RDBG #3: Hand of Fate (2015)

The third entry to meet my criteria is already one of the more unique: it is as much an action RPG as it is a roguelike deck-builder. Released through Steam Early Access on July 7th, 2014 and receiving a finished build on February 17th, 2015, Hand of Fate was crowdfunded by its Australian developer Defiant Development. It received a sequel in 2017, and its use of reflex-dependent combat makes it a take on deck-building that still feels special in 2022.

Premise and Gameplay

Hand of Fate pits the player against ‘The Dealer’, a mysterious cloaked figure who serves as antagonist, opponent and narrator. Upon starting a run, the player and the Dealer mix together cards of their own choosing to form a deck that serves as both a game board and resource system for the third-person combat encounters (think of a very stripped down Arkham Asylum or Bayonetta). With a number of these cards set face down on the table, the player chooses a path from card to card, turning them over and triggering choose-your-own-adventure-style events, traps, rewards and encounters in the hopes of finding the one that allows them to exit the area and progress to the next one until either the boss or player is defeated.

The Dealer in the midst of mixing an upsetting number of encounters into the shared deck.

The choose-your-own-adventure comparison is apt. You don’t play cards against each other. Rather, each card you choose will outline a scenario your adventurer finds themselves in and then present you with choices (often luck-based to resolve) to decide the outcome. For example, the Hero’s Remains card sees you coming across a funeral for another adventurer and you are asked to return their sword and shield to their hometown. Your options include using them for yourself or returning them to their rightful place for a different reward – both options will curse you if you don’t reach their hometown card quickly enough. Resolving a card’s scenario in a certain way often unlocks ‘sequel’ cards that build on the scenario or its relevant characters if you add them to your deck for future runs. Given this piecemeal approach to narrative, you won’t learn a lot about the totality of Hand of Fate’s world by the time you finish, but the vignette approach always keeps you wondering what’s waiting behind your next step.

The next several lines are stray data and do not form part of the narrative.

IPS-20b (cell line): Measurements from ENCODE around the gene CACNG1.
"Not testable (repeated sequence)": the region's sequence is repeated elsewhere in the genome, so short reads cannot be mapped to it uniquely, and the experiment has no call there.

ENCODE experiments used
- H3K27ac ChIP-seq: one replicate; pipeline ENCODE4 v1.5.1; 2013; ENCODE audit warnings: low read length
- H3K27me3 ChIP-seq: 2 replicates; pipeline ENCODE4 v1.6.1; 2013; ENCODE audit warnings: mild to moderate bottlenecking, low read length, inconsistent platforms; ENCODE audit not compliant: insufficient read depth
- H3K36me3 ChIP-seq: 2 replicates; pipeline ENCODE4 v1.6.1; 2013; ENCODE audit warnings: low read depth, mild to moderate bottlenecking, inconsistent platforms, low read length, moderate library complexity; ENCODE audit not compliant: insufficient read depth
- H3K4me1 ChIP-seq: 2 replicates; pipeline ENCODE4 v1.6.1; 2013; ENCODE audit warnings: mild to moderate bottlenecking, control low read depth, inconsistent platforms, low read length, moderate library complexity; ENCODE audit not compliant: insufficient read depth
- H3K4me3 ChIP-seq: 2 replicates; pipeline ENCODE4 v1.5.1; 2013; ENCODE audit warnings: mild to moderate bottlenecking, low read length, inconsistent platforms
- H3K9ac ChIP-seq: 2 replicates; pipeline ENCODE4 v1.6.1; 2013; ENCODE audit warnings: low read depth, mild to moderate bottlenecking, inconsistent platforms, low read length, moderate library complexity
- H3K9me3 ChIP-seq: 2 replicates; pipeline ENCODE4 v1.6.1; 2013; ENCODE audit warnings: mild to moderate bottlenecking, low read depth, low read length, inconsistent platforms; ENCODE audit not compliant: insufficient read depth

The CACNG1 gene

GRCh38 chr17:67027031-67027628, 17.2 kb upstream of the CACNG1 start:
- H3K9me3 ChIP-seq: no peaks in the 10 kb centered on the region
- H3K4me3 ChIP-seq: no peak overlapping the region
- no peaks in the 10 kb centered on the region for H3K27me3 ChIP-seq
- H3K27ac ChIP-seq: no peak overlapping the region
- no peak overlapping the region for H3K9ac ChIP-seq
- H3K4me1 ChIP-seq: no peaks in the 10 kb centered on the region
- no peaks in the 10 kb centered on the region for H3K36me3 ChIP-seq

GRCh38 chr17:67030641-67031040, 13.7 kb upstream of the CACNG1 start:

Card scenarios oscillate between darkly humourous to… just dark.

Further variation is added by choosing a ‘fate’ before the run – functionally a character class, but with the potential to run into unique scenarios or cards. The Wildcard DLC pack adds an additional 9 fates, with some really out-there variations. One of my favourites is Iron Hunger, who eats equipment instead of food, a resource needed for movement and healing. I got through a significant chunk of the game with your bog-standard adventurer, but whoever you choose, it isn’t going to transform the experience of combat as significantly as choosing a different class in Slay the Spire or Dream Quest does. You will still be whacking a lot of things in real-time.

Let’s talk about that action combat a bit. It’s not the deepest of its type, but I would argue that you probably do not want to overcomplicate the twitch combat when the card gameplay is having such an impact on how you take and receive damage. When a fight starts, you will be put up against a number of foes. Options include dodging, deflecting projectiles, and using artefacts gained from cards that create effects like calling lightning onto enemies or temporarily repelling damage. Incoming attacks can sometimes be dodged or countered with a well-timed button press, but when you’re getting properly ganged up on by six or more enemies, it’s often better to try to split them up and defeat them one-on-one. End-of-run boss fights are decently challenging, but late game battles can get a bit frustrating if you stumble across enemies before you’ve had much chance to gain adequate equipment.

Defeating the last enemy in an encounter triggers a ludicrous slo-mo effect as their body ragdolls in reaction to whatever you last did to them. Hilarious.

Randomised Elements

This is the first game we’ve seen that lets you have some direct selection of what cards may show up over a run before it begins. These runs are not totally random every time. If you choose the same ‘chapter’ multiple times, you will gain a sense of what cards The Dealer is going to shuffle in, and as such get an idea of what threats you will come across and prepare your portion of the deck accordingly. The main story takes place over twelve of these chapters, and I was having a reasonably easy time until the final three chapters, at which point the The Dealer takes the gloves off and shuffles in some real beasts to ruin your day. Even if you know they’re coming, you just hope that they come your way in such an order that you can pick up some good resources first.